Puto Small white buns baked from rice flour. Variations include ube and pandan flavours, as well as toppings like cheese and salted duck egg. Sometimes used to accompany other dishes, usually dinuguan (black pudding stew).
Sans Rival Layered Meringue Cake Sans Rival Layered Meringue Cake Sans Rival is a Filipino dessert cake made of layers of buttercream, meringue and chopped cashews. Its name comes from the French phrase with the literal meaning without rival. The cake may be decorated, left plain or garnished with pistachios.[su_recipebutton]

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Sapin-sapin A layered glutinous rice and coconut dessert. Takes its name from the word sapin, “to spread” or “to cover”.
Sorbetes Traditional Filipino ice cream. Usually peddled by a sorbetero from a brightly coloured pushcart, it is sometimes made with coconut milk or rarely carabao milk. Typical flavours include ube, cheese, cookies and cream, avocado, strawberry, Chocnut (a popular crumbly chocolate and peanut sweet), and melon. Sorbetes is can be served on a cone, in a cup, or on bread such as pan de sal or hotdog buns.
Suman Sticky rice steamed in banana leaf. Topped with a traditional brown sauce or sugar.
Taho Made with fresh tofu, arnibal (a brown sugar and vanilla syrup), and sago pearls. Usually sold in the morning by a hawker known as a magtatahô and can be eaten as a breakfast. May be served either hot (straight from the magtatahô) or sometimes it can be purchased chilled. Probably developed from the Chinese treat douhua.
Turrón A typical Philippine snack consisting of a banana or plaintain and maybe jackfruit wrapped in a springroll wrapper then deep fried and sprinkled with sugar.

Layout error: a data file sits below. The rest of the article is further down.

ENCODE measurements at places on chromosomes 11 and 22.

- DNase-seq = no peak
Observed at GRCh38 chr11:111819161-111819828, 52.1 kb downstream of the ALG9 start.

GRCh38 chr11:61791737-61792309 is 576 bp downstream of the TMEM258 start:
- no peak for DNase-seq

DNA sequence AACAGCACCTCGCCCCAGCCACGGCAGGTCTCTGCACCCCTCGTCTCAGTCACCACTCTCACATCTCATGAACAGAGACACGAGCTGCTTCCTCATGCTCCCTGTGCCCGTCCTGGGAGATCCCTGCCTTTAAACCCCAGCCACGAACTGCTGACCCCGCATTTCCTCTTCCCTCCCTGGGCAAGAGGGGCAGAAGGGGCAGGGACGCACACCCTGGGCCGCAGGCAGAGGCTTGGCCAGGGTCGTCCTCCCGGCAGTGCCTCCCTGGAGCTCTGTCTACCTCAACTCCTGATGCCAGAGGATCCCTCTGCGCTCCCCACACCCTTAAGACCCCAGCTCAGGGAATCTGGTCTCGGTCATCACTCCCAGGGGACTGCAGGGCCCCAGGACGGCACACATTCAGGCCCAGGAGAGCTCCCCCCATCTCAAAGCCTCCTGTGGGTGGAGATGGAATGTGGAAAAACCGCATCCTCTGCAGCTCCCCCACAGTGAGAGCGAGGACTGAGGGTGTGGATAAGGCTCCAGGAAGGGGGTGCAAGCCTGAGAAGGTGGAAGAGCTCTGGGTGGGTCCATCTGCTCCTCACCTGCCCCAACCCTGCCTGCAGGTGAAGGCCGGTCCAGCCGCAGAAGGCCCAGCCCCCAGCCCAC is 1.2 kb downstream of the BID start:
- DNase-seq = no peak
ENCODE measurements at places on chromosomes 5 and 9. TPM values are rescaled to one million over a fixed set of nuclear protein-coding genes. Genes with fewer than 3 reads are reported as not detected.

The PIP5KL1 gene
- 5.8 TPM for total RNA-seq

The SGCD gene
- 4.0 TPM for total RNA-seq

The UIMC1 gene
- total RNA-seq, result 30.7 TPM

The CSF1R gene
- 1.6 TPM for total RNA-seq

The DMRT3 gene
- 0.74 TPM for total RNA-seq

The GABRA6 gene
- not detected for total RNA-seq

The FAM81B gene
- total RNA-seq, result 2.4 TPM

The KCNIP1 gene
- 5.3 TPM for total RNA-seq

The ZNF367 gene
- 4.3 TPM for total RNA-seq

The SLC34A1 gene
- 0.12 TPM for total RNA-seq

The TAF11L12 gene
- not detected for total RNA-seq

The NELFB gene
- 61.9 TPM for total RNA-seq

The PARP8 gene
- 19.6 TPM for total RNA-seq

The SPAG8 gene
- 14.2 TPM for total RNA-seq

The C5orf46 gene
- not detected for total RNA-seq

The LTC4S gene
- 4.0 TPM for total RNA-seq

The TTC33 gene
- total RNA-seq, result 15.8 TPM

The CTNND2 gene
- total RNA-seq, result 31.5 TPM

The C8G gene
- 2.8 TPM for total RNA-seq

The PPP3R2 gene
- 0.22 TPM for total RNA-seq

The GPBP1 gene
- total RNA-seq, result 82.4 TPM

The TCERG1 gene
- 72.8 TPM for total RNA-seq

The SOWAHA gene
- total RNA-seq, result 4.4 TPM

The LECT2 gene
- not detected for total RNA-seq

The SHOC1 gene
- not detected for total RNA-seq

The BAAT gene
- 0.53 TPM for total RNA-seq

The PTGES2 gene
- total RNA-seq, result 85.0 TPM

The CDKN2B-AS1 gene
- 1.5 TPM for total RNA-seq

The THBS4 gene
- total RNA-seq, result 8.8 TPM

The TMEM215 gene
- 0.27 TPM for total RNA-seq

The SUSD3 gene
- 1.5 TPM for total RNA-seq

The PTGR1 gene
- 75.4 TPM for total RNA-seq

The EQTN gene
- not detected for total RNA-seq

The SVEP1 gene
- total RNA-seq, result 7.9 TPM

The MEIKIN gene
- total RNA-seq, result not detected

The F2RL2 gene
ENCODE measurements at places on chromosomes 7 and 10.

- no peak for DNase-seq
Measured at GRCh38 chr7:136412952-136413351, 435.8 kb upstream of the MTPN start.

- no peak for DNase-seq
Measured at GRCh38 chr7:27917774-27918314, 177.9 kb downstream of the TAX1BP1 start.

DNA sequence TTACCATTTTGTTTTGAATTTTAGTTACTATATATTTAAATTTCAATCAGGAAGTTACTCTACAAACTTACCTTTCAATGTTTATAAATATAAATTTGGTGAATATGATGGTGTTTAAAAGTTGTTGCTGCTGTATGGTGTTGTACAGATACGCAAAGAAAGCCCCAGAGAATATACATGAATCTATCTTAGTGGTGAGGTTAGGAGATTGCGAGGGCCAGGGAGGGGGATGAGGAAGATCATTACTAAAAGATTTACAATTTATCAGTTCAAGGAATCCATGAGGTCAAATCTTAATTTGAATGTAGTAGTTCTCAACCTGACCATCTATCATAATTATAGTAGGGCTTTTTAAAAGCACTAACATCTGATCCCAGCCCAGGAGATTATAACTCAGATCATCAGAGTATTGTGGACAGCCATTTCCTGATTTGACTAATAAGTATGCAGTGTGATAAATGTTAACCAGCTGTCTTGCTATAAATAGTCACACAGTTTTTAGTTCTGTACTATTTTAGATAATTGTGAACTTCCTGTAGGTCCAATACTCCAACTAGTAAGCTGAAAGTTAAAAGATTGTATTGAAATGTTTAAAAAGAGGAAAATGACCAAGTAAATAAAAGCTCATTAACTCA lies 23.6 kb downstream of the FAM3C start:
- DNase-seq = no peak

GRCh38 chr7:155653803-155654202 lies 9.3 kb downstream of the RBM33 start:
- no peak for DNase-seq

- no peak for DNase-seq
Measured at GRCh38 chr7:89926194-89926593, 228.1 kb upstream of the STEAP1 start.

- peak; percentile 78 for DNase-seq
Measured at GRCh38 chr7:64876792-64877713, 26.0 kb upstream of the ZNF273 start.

Ube halaya Ube jam, made from boiled and mashed purple yam. Ube halaya (Or halayang ube; variant spellings halea, haleya; from the Spanish jalea, “jam”) is also used in pastries and other desserts such as halo-halo and ice cream.
Name Description
Alamang (Shrimp paste) Shrimp paste made from minute shrimp or krill.
Bagoong monamon A common ingredient used in the Philippines and particularly in Northern Ilocano cuisine. It is made by fermenting salted anchovies.
Bagoong terong It is made by salting and fermenting the bonnet mouth fish. This bagoong is coarser than Bagoong monamon, and contains fragments of the salted and fermented fish.
Banana Ketchup Banana Ketchup A prepared condiment made from banana fruit mashed, with sugar, vinegar, and spices, and coloured with red food colouring.[su_recipebutton]

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Lechon sauce Also known as liver sauce or breadcrumb sauce made out of ground liver or liver pâté, vinegar, sugar, and spices. A sweet, tangy light-brown sauce used in roasts and the pork dish called lechon
Oyster sauce
Patis (Fish sauce) Sometimes spiced with labuyo peppers, or kalamansi lime juice
Peanut sauce
Tultul A type of rock salt.
Suka (Vinegar)
Toyo (Soy sauce) Filipino Soy Sauce The flavour of Philippine soy sauce is a combination of soybeans, wheat, salt, and caramel. It is thinner in texture and has a saltier taste than its South Asian counterparts, similar to Japanese sho-yu. [su_glossarybutton]

See Glossary : Toyo (Soy sauce) [/su_glossarybutton]

Name Description
Basi Made from sugar cane. If fermented longer, it turns into suka or vinegar.
Buko juice Coconut water. The water inside a coconut.
Tuba (Palm wine)
Lambanog Wine made of nipa palm or coconut. Sometimes known in Asia as arrack or coconut vodka.
Name Description
Atsuete (Annatto seeds) Annatto Benefits and Precautions Frequently used as a food colouring in dishes like kare-kare.

See Glossary : Atsuete (Annatto Seeds)

Ampalaya (Bitter melon)
Bangus (Milkfish) Generally considered the national fish of the Philippines. Popular dishes include daing na bangus, rellenong bangus, and sinigang na bangus.
Batuan
Bawang (Garlic) Culinary uses of Garlic
Bayabas (Guava)
Bay leaf (Dahon ng Laurel) Referred to as “dahong paminta” (literally ‘spice leaf’) or “dahong laurel”